Friday, March 14, 2008
Wurlitzer Theatre Organ.
Curiosity led to going along to a concert featuring a renowned Wurlitzer Theatre Organ. The Sunday arvo gathering, in a 1930's cinema, was relaxed, quite retro and anachronistic yet presented an opportunity to hear a powerful and majestic instrument.
The lights dimmed as they say and from the empty stage music sounded and in fine traditon the Wurlitzer and the performer ascended from the depths onto display under the spotlights. The cream and gold console was wicked looking and the performance was grande with tremelo and leslie-like effects to the fore.
Back down in the pit again. The instrument has about four key boards and a pedal board and has an array of about 150 stops and controls to manipulate the sounds.
The excellent artiste, Mr John Atwell gave us rip roaring numbers very typical of the genre along with other lilting modern arrangments. (He is a research scientist in his other life.)
The historical Wurlitzer was formerly in the Capitol Theatre, Sydney, and was relocated to the Orion Theatre, Campsie, restored and installed by the Theatre Organ Society of Australia (NSW Division) and unveiled in 1988.
The Theatre Organ Society is the expert in these matters. Another relevant web site is here.
Under the stage is a large basement housing the ranks of metal and wooden pipes, percussion and gadgets that are activated by the magician at the keyboard to emulate an orchestral sound. In this way it differs from the electronic organs that only produce electronic sounds.
The sound emerges from a long opening along the front of the stage and is heard forte or piano by physically opening or closing a set of shutters probably controlled by a pedal.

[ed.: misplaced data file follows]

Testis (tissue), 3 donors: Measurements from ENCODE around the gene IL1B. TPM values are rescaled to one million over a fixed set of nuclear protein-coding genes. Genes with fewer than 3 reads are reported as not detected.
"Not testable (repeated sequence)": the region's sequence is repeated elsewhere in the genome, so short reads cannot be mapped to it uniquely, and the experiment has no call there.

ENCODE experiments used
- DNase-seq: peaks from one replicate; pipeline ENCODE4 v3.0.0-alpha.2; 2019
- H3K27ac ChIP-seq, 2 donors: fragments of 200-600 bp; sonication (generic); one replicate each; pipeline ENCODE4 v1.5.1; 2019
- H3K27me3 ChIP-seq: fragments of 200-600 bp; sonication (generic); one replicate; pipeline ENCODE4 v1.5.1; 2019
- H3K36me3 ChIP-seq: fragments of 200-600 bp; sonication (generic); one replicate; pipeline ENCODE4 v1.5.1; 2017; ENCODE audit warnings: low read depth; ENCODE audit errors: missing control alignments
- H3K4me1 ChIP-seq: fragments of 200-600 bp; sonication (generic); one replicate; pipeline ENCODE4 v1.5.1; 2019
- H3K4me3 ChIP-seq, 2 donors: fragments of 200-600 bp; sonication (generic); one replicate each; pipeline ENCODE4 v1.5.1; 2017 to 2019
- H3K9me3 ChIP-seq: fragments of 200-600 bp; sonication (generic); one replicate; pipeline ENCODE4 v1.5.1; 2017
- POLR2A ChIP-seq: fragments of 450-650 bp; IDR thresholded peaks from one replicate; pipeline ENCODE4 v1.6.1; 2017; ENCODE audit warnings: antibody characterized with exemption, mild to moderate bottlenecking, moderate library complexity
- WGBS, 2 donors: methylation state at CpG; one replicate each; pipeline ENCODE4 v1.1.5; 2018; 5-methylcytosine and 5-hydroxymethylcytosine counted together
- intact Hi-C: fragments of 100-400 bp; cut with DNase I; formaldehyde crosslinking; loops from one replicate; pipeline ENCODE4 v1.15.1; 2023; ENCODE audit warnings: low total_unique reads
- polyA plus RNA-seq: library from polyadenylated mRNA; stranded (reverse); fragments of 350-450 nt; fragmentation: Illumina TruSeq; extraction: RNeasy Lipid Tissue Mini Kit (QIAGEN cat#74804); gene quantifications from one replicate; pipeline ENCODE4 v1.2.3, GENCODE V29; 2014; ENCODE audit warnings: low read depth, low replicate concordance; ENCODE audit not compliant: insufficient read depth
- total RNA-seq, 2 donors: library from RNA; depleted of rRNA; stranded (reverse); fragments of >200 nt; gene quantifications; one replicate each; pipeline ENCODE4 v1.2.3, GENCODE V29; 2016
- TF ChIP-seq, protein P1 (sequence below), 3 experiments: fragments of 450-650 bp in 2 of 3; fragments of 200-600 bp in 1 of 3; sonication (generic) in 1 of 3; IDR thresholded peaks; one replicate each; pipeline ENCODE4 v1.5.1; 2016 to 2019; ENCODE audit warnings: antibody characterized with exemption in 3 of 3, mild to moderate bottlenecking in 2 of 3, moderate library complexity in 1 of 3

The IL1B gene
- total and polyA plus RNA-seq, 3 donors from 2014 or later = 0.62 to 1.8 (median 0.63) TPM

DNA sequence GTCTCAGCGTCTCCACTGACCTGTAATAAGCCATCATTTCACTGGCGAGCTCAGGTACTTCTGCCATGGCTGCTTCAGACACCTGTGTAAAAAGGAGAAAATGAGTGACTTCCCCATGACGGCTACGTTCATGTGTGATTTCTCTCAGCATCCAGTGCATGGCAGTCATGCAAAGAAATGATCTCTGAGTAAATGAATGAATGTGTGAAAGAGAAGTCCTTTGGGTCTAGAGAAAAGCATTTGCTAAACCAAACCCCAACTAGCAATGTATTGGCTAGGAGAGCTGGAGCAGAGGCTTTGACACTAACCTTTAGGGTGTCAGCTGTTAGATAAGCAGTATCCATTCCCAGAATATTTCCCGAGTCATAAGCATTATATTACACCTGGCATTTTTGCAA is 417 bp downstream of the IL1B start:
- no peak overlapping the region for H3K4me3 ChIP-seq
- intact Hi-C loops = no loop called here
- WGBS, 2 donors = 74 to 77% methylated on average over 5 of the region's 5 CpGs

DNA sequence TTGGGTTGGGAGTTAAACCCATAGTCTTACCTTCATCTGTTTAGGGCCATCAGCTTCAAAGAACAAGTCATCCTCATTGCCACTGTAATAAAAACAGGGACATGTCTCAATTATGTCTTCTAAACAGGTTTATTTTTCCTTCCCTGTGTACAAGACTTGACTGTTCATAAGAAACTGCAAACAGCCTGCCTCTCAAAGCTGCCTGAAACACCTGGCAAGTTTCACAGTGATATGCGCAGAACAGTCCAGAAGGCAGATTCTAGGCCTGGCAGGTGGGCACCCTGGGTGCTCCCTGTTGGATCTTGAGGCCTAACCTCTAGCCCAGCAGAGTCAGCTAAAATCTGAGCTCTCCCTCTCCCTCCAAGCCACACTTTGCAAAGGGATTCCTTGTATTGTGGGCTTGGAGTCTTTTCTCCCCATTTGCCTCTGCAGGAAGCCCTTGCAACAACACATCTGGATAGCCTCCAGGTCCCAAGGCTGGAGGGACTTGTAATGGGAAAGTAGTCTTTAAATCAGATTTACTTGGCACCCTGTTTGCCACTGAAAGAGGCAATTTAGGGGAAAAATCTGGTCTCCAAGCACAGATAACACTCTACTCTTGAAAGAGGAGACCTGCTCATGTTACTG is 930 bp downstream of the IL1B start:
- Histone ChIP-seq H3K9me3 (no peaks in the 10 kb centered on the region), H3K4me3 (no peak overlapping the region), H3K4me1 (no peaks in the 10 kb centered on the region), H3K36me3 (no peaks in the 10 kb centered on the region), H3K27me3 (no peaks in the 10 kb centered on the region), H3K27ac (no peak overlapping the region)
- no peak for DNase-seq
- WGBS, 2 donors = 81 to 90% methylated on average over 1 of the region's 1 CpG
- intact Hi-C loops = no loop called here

The Wurlitzer descended out of view and the support artists took over: The Enso Toppano Duo, the frail elderly father was a virtuoso piano accordianist who outshone his son and if anything overdid the up-beat numbers.
This was special in that he is among a wave of immigrants who are now reaching old age and whose traditions may fade with them.
Mrs McNaughton (accordanist, wife of ex-Lord mayor of Newcastle & charity worker) would have been impressed!
The Orion theatre opened as a Cinema in 1936 and in the foyer was a mural of the P & O's newest most modern liner Orion. Overall the Art Deco sytle is evident but restrained.
Nowdays, instead, in the foyer, is a mural once displayed on board the Ocean liner Orion which ended service in London in 1963.
P & O Australia saved the oil painting and it was hung in its Sydney offices until 1984. Summer Storm by Tristram Hillier.
A touch of fantasy remains because the venue holds wedding receptions and is into 'dream mandaps' with Indian style glamour for that special day. (Sacred tents for Hindi weddings)
The surrounding suburb of Campsie is small and busy with a large population of people with a Chinese background as well as Koreans and Vietnamese (from my observations) and it caters for all these tastes in a big way which is interesting to see. There bikes are left outside the rail station and is a little reminiscent of how their homelands used to be.